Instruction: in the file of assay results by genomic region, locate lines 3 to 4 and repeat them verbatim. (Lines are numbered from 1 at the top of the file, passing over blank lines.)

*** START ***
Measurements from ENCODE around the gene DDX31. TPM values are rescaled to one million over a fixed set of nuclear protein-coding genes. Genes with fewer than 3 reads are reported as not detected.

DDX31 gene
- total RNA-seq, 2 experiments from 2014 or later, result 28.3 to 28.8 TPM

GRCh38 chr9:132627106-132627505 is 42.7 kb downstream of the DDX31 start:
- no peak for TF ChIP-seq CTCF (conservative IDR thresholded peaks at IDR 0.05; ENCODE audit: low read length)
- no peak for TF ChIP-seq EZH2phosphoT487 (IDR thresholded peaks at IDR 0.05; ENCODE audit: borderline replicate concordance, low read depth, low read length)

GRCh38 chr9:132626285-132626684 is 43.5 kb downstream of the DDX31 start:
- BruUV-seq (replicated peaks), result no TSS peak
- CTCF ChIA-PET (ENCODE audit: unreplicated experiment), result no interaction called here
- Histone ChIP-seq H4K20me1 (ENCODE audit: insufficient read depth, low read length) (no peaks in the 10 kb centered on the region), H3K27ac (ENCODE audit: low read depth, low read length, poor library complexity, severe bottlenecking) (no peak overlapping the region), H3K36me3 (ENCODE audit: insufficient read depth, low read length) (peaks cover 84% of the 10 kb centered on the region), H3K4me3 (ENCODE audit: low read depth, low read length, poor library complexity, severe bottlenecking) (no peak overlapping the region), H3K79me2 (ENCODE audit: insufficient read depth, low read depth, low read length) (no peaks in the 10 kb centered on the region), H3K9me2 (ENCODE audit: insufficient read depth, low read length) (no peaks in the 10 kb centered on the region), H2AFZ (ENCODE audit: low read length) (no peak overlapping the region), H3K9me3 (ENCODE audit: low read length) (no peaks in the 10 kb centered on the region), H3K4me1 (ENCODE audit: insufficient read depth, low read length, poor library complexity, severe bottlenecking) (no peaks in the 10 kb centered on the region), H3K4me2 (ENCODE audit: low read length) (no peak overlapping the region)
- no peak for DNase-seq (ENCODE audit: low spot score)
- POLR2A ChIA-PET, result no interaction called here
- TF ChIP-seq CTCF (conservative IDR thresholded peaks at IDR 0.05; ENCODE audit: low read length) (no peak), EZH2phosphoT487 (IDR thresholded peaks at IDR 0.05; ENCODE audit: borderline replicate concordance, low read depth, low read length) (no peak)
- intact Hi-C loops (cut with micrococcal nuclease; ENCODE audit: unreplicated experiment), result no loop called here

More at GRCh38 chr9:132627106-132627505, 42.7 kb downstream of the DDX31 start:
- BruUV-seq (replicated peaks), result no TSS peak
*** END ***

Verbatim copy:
- total RNA-seq, 2 experiments from 2014 or later, result 28.3 to 28.8 TPM

GRCh38 chr9:132627106-132627505 is 42.7 kb downstream of the DDX31 start: